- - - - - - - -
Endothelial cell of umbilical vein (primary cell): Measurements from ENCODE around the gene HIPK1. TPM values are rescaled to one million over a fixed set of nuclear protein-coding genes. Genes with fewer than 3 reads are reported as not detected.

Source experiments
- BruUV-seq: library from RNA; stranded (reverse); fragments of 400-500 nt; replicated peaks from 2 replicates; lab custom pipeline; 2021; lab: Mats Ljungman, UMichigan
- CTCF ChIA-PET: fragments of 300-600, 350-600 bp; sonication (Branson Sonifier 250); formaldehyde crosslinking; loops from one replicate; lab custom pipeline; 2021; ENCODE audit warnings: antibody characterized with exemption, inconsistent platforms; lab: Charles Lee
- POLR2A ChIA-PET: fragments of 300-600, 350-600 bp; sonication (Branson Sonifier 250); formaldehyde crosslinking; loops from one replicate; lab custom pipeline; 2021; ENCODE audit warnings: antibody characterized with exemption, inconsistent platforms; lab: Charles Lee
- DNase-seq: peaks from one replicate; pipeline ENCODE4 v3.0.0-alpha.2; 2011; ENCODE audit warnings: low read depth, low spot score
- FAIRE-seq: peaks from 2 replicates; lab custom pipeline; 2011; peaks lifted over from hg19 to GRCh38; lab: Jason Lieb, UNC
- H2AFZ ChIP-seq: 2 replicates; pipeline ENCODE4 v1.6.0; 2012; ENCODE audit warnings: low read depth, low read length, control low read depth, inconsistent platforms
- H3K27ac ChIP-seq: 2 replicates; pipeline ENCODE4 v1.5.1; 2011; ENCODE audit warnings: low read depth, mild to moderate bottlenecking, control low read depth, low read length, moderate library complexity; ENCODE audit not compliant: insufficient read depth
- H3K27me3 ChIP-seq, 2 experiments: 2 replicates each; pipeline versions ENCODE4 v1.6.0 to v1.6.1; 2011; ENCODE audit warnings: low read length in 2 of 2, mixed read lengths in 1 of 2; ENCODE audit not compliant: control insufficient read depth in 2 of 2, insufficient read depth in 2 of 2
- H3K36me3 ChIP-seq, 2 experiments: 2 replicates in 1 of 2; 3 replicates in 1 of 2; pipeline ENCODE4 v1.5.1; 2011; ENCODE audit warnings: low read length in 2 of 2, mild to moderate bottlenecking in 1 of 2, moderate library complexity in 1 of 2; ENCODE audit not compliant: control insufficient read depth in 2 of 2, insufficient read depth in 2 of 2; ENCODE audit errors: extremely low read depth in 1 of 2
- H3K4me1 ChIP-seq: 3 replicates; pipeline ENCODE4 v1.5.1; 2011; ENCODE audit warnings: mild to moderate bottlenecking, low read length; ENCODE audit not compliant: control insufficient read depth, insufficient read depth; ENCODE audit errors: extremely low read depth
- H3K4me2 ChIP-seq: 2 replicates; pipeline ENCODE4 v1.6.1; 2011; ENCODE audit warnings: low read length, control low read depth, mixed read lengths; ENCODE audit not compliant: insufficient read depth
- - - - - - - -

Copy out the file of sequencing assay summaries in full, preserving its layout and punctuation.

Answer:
Endothelial cell of umbilical vein (primary cell): Measurements from ENCODE around the gene HIPK1. TPM values are rescaled to one million over a fixed set of nuclear protein-coding genes. Genes with fewer than 3 reads are reported as not detected.

Source experiments
- BruUV-seq: library from RNA; stranded (reverse); fragments of 400-500 nt; replicated peaks from 2 replicates; lab custom pipeline; 2021; lab: Mats Ljungman, UMichigan
- CTCF ChIA-PET: fragments of 300-600, 350-600 bp; sonication (Branson Sonifier 250); formaldehyde crosslinking; loops from one replicate; lab custom pipeline; 2021; ENCODE audit warnings: antibody characterized with exemption, inconsistent platforms; lab: Charles Lee
- POLR2A ChIA-PET: fragments of 300-600, 350-600 bp; sonication (Branson Sonifier 250); formaldehyde crosslinking; loops from one replicate; lab custom pipeline; 2021; ENCODE audit warnings: antibody characterized with exemption, inconsistent platforms; lab: Charles Lee
- DNase-seq: peaks from one replicate; pipeline ENCODE4 v3.0.0-alpha.2; 2011; ENCODE audit warnings: low read depth, low spot score
- FAIRE-seq: peaks from 2 replicates; lab custom pipeline; 2011; peaks lifted over from hg19 to GRCh38; lab: Jason Lieb, UNC
- H2AFZ ChIP-seq: 2 replicates; pipeline ENCODE4 v1.6.0; 2012; ENCODE audit warnings: low read depth, low read length, control low read depth, inconsistent platforms
- H3K27ac ChIP-seq: 2 replicates; pipeline ENCODE4 v1.5.1; 2011; ENCODE audit warnings: low read depth, mild to moderate bottlenecking, control low read depth, low read length, moderate library complexity; ENCODE audit not compliant: insufficient read depth
- H3K27me3 ChIP-seq, 2 experiments: 2 replicates each; pipeline versions ENCODE4 v1.6.0 to v1.6.1; 2011; ENCODE audit warnings: low read length in 2 of 2, mixed read lengths in 1 of 2; ENCODE audit not compliant: control insufficient read depth in 2 of 2, insufficient read depth in 2 of 2
- H3K36me3 ChIP-seq, 2 experiments: 2 replicates in 1 of 2; 3 replicates in 1 of 2; pipeline ENCODE4 v1.5.1; 2011; ENCODE audit warnings: low read length in 2 of 2, mild to moderate bottlenecking in 1 of 2, moderate library complexity in 1 of 2; ENCODE audit not compliant: control insufficient read depth in 2 of 2, insufficient read depth in 2 of 2; ENCODE audit errors: extremely low read depth in 1 of 2
- H3K4me1 ChIP-seq: 3 replicates; pipeline ENCODE4 v1.5.1; 2011; ENCODE audit warnings: mild to moderate bottlenecking, low read length; ENCODE audit not compliant: control insufficient read depth, insufficient read depth; ENCODE audit errors: extremely low read depth
- H3K4me2 ChIP-seq: 2 replicates; pipeline ENCODE4 v1.6.1; 2011; ENCODE audit warnings: low read length, control low read depth, mixed read lengths; ENCODE audit not compliant: insufficient read depth